From: Julie Cohen, University of California, Santa Barbara
Published February 11, 2014 09:41 AM

Climate migration in the face of climate change

As climate change unfolds over the next century, plants and animals will need to adapt or shift locations to follow their ideal climate. A new study provides an innovative global map of where species are likely to succeed or fail in keeping up with a changing climate. The findings appear in the science journal Nature.

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As part of a UC Santa Barbara National Center for Ecological Analysis and Synthesis (NCEAS) working group, 18 international researchers analyzed 50 years of sea surface and land temperature data (1960-2009). They also projected temperature changes under two future scenarios, one that assumes greenhouse gas emissions are stabilized by 2100 and a second that assumes these emissions continue to increase. The resulting maps display where new temperature conditions are being generated and where existing environments may disappear.

This rare global study, which examines scenarios both on land and in the ocean, demonstrates that climate migration is far more complex than a simple shift toward the poles. "As species move to track their ideal temperature conditions, they will sometimes run into what we call a 'climate sink,' where the preferred climate simply disappears leaving species nowhere to go because they are up against a coastline or other barrier," explained Carrie Kappel, an NCEAS associate and one of the paper's authors. "There are a number of those sinks around the world where movement is blocked by a coastline, like in the northern Adriatic Sea or the northern Gulf of Mexico, and there's no way out because it's warmer everywhere behind."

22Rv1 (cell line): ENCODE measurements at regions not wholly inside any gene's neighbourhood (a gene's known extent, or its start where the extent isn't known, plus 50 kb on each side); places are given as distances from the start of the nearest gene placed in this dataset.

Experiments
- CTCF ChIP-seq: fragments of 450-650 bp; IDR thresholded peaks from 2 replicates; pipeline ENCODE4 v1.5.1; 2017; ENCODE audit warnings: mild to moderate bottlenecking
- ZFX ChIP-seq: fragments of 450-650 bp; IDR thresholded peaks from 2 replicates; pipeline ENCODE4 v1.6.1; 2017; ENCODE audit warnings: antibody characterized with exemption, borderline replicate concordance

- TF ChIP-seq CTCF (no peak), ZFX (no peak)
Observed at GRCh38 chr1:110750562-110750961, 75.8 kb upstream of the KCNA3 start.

Australia offers a terrestrial example. There, species already experiencing warmer temperatures have started to seek relief by moving to higher elevations, or farther south. However, some species of animals and plants cannot move large distances, and some cannot move at all.

"Species migration can have important consequences for local biodiversity," said corresponding author Elvira Poloczanska, a research scientist with the Climate Adaptation Flagship of Australia's national science agency, the Commonwealth Scientific and Industrial Research Organisation (CSIRO) in Brisbane. "For example, the dry, flat continental interior of Australia is a hot, arid region where species already exist close to the margin of their thermal tolerances. Some species driven south from monsoonal northern Australia in the hope of cooler habitats may perish in one of the harshest places on Earth."

The maps generated from the study data not only show areas where plants and animals may struggle to find new homes in a changing climate but also provide crucial information for targeting conservation efforts — information that could help conservation planners think more strategically about how best to manage biodiversity for future sustainability.

Read more at University of California, Santa Barbara.

Fifty-year climate trajectory models via UCSB.

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